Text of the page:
Can You Train Your Tastebuds to Like Vegetables?Dec 13, 2022
Can people who dislike eating fruits and vegetables begin to view plant-based foods differently and actually start enjoying them after switching to plant-based eating? If so, how fast can one expect such a change to happen? This article looks at the fascinating world of our tastebuds to see whether and how they change, and how this may impact our plant-based diet transition experience.
Too Old to Learn New Tricks?
If you’ve been eating a meat-based diet for most of your life, you may have quite a few concerns about moving to plant-based eating. These can include worries about what foods to buy, prep and cook, as well as how to make meals tasty. But in the back of your mind, one subtle worry could also be this, “Will I actually grow to like these plant-based foods?” If you’ve heard of the saying “you can’t teach an old dog new tricks,” that might be how you’re feeling about your tastebuds.
So is a change in perception in taste like this even possible, and if so, how fast? Yes, I do believe this is possible. Read on to find out why.
First, the Science
Did you know? Our taste perception comes through groups of taste receptors cells (TRCs) organized as taste buds on the tongue and found in other areas of our mouth. When we eat food or drink a beverage, these TRCs play an important role in passing taste information from our mouths to our brain centers via gustatory sensory neurons. Moreover, these taste receptor cells within the tastebuds are constantly renewed. In fact, every 1-2 months all taste cells are steadily replaced. Isn’t that fascinating? So as you move to a plant-based diet, and focus on eating a variety of colorful and nutrient-rich whole plant-based foods, your tastebuds will indeed naturally adjust, and your enjoyment of these foods will definitely increase over time!
A Personal Taste Test Experience
Some time ago, I inadvertently put my husband’s and my own tastebuds to the test when we switched to just dark chocolate in our home. I had always enjoyed dark chocolate but we had not really tried much of the super dark kind that was at least 85% cacao. I remember the first time I gave him a bar that was 90% cacao. He tried a piece, made a face but said that overall, it seemed alright. He did still gradually eat it over time though (especially since he has a sweet tooth). On the other hand, I personally found this dark chocolate a little bitter and could only take a small amount at a time (which was good since chocolate is rather calorie dense)!
Then, for Father's Day, I got him a bar that was 95% cacao. But by then, about a month later, we had both already gotten used to the bitter-sweetness so 90% dark chocolate actually tasted rather sweet, while the 95% seemed only a tiny bit more bitter - but still very enjoyable.
In fact, when I found an orange-flavored dark chocolate bar that was 100% cacao – I knew we had to try it. But by this time, our tastebuds must have adjusted because my husband and I both thought the pieces we had with the orange-tinged flavor were fine and didn’t find it too bitter tasting at all!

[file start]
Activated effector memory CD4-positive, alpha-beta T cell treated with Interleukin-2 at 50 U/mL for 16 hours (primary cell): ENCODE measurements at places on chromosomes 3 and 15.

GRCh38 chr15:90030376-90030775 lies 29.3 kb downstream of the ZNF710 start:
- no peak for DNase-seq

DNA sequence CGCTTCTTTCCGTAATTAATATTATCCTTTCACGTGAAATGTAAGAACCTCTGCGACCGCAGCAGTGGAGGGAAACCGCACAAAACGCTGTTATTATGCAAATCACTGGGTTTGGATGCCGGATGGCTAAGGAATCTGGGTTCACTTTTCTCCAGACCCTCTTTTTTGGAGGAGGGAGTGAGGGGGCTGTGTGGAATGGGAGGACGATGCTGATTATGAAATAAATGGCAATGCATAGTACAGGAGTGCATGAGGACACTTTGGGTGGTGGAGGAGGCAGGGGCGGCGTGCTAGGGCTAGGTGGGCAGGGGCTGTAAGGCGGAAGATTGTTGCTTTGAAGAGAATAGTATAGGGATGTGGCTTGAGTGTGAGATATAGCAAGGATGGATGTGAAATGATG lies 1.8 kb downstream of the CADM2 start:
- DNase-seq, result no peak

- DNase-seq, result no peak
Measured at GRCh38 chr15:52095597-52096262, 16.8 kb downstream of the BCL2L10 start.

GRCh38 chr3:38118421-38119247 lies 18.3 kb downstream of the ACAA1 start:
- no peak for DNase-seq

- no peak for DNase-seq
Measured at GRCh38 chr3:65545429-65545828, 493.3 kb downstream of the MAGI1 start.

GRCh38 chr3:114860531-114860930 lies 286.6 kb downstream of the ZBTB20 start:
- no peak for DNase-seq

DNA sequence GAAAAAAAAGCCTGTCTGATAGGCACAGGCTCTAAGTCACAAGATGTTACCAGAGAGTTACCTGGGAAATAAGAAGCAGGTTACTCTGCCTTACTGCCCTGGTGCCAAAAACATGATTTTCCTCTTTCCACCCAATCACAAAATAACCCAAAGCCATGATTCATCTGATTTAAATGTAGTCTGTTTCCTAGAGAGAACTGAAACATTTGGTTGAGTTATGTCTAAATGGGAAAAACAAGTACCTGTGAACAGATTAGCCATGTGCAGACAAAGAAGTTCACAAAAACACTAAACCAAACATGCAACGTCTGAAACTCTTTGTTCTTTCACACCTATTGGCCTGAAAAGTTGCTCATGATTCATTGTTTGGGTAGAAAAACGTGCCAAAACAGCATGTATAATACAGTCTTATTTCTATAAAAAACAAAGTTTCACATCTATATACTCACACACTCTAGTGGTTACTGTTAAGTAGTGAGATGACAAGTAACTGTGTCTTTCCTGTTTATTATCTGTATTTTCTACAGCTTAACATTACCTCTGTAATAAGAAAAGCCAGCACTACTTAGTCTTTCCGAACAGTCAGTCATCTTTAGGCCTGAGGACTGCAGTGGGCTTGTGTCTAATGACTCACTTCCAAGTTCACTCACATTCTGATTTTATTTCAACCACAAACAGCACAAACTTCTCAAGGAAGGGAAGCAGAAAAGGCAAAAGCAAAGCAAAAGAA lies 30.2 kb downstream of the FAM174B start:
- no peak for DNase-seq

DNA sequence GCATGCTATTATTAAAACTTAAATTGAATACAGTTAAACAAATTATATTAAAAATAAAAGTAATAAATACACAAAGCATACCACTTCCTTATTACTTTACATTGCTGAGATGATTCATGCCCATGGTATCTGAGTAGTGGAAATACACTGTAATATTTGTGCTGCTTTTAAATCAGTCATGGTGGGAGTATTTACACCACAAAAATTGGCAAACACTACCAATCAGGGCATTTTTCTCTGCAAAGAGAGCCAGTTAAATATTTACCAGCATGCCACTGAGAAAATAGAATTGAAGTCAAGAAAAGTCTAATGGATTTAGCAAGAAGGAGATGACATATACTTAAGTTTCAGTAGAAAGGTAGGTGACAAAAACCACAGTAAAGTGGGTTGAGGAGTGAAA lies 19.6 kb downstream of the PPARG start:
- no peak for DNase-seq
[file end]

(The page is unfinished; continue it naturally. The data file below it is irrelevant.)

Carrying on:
So can our tastebuds change? We’ve seen from the science that taste receptor cells do turn over quite frequently, so it is definitely possible to grow to enjoy plant-based foods in a different way over time. As you explore different seasoning combinations and methods of cooking with a variety of colorful whole plant-based foods, you may also discover new and tastier ways of preparing plant-based foods to form delicious meals.
Having worked with clients and those in my community making the change to plant-based eating, I have seen similar stories from other people’s experiences. It is not uncommon to hear how a person changed from previously not eating a lot of vegetables to now enjoying the tastes of many whole plant-based foods. It’s like rediscovering foods again and experiencing the nuances of flavors previously seemingly hidden in plant-based foods, but now unlocked!
This may also be because our taste buds are no longer being assuaged by tastes of food heavily blanketed in oil, salt, sugar and other added-on additives or flavors often found in heavily processed commercial foods, so the newer taste receptor cells being regenerated are able to appreciate better the more subtle flavors and tastes of whole plant-based foods. Examples of this would be the nutty tastes of hemp seeds, the earthy tones of cumin spice, or the vibrant rich sweetness of a fresh strawberry. You may even begin to discover that many whole plant-based foods can often be enjoyed on their own either fresh, lightly cooked, or drizzled simply with a light dressing, without needing heavy sauces and seasonings.
What About You?
Most of us can probably think of at least one food we used to hate as a child growing up but now enjoy and love. For me, that was eggplant (or aubergine). Perhaps you can recount a food experience like this too. If you’ve begun transitioning to plant-based eating, have you found yourself developing a new appreciation for the natural tastes of minimally processed or unprocessed whole plant-based foods? Do share your thoughts and comments on this topic by sending it to [email protected], as I would love to know!
- Barlow LA. The sense of taste: Development, regeneration, and dysfunction. WIREs Mech Dis. 2022 May;14(3):e1547.
- Vincis R, Fontanini A. Central taste anatomy and physiology. Handb Clin Neurol. 2019;164:187-204.